Hurricane Sally

Gulf Power Customers Could Face Sally Costs

Feb 23, 2021
Gulf Power

The Florida Public Service Commission next week could approve a proposal that would lead to Gulf Power Co. customers paying $206 million for costs related to Hurricane Sally.

Commission staff members have recommended that the regulatory panel approve adding the storm-restoration costs to Gulf customers’ bills starting in March. The commission will consider the issue March 2, along with a separate issue that would reduce costs for Gulf customers.

Florida House of Representatives

State lawmakers are preparing for the 2021 Florida legislative session. District 2 Representative Alex Andrade shared his thoughts on this year’s priorities and challenges.

“The elephant in the room obviously is the budget crunch we’ll be facing this year," he said. We’ll be looking at between a $2 and $4 billion loss to revenue that the Florida legislature is going to have to figure out how to balance." 

Jennie McKeon/WUWF Public Media

Owing to the pandemic and after discussions with local partners and officials, organizers of Pensacon are pushing back the annual event to later this year, at least.

Originally set for Feb. 26-28, organizers are now searching for new dates.

“Obviously, the first concern is safety; we’ve seen a spike where we’re sitting at the worst we’ve been since this pandemic began in cases and deaths. We just don’t think it’s the right time. We want to make sure everybody’s safe, first and foremost,” said Pensacon founder and CEO Mike Ensley.

The city of Gulf Breeze is trying innovative ways to support their local businesses.

This holiday season, the city is encouraging people to support Gulf Breeze businesses by purchasing a #SaveTheBreeze gift card that works at any participating retailer or restaurant in the 32561 or 32563 ZIP codes.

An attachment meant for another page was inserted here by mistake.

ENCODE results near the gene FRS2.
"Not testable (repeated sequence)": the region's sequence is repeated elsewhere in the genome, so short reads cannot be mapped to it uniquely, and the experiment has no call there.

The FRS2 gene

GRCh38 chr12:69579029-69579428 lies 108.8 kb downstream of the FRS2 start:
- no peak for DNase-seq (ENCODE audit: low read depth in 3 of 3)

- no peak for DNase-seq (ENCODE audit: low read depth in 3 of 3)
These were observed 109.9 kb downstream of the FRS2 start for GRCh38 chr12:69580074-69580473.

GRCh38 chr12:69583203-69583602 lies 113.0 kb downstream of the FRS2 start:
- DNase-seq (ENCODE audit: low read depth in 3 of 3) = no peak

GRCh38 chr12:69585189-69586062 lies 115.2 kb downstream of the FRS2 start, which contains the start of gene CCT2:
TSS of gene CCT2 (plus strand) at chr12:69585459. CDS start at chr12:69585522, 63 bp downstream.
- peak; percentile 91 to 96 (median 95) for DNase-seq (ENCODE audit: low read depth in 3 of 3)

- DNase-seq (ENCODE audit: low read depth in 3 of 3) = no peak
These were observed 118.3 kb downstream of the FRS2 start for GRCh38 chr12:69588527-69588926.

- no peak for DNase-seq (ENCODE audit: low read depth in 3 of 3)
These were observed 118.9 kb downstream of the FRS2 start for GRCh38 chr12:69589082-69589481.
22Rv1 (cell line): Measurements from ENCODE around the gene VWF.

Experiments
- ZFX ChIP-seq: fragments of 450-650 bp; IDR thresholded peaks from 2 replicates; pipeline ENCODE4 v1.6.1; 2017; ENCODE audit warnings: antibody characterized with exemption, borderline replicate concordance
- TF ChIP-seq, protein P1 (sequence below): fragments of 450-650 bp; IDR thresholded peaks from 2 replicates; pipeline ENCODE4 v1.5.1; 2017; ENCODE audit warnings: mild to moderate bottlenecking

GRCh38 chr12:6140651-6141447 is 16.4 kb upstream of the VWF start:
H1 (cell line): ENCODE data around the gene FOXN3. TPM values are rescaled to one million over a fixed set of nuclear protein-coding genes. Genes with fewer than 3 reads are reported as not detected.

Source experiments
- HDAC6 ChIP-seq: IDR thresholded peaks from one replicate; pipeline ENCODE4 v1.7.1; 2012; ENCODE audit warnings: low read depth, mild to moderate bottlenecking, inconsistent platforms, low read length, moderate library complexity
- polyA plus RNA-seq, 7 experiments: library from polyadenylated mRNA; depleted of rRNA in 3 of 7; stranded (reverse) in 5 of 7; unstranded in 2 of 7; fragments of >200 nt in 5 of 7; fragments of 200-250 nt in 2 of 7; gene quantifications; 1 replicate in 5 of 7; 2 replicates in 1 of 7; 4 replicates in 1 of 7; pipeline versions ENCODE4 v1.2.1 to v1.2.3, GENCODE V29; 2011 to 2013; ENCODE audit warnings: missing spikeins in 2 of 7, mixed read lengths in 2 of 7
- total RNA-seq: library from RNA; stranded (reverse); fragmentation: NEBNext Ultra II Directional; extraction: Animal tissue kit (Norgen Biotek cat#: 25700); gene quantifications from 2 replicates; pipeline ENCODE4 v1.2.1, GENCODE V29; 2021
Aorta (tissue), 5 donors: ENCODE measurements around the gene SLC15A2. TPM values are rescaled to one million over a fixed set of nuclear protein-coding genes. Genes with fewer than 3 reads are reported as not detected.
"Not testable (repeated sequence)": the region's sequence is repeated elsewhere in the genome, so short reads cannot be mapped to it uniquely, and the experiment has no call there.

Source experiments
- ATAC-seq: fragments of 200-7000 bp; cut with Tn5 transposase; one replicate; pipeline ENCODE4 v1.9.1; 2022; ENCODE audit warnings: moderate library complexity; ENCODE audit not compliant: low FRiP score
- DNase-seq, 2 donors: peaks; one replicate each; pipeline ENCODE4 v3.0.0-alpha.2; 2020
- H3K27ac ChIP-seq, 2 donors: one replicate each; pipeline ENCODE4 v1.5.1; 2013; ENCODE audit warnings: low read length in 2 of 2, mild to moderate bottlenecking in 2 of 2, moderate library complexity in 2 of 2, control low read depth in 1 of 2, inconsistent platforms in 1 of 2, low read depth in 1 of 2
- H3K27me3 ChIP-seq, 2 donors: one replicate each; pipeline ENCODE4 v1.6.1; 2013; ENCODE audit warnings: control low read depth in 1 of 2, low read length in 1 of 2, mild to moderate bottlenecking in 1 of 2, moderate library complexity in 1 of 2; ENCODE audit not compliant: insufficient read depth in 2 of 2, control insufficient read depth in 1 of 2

FDOT Update: Pensacola Bay Bridge 

FEMA: Hurricane Sally Recovery Update
The deadline to register for FEMA disaster assistance is Dec. 1, 2020.

Jennie McKeon/WUWF Public Media

More than a month after Hurricane Sally made landfall as a nearly Category 3 storm, the impacts are still evident on local beaches. 

While Sally made landfall near Gulf Shores, Ala., it was the beaches to the east that took a bigger hit, said Frederique Beroset, biologist and founder of Dune Doctors

Jennie McKeon/WUWF Public Meda

Debris cleanup from Hurricane Sally is still underway as another storm is expected to roll in Friday night. 

In Santa Rosa and Escambia counties, piles of debris are lined up in front of neighborhoods and businesses. Local officials are urging citizens to be patient as crews work to remove debris or secure their debris to mitigate further damage. 

In Escambia County, residents can drop off debris at these locations:

Sandra Averhart/WUWF Public Media


Residents in five Northwest Florida counties coping with damage to their property by Hurricane Sally are getting help from the feds.

On Friday, FEMA approved Individual Assistance for five counties, including Escambia, Santa Rosa, Okaloosa, Walton, and Bay. That comes two weeks after the state’s requested for all programs under IA, and all categories of Public Assistance for 13 counties impacted by Sally.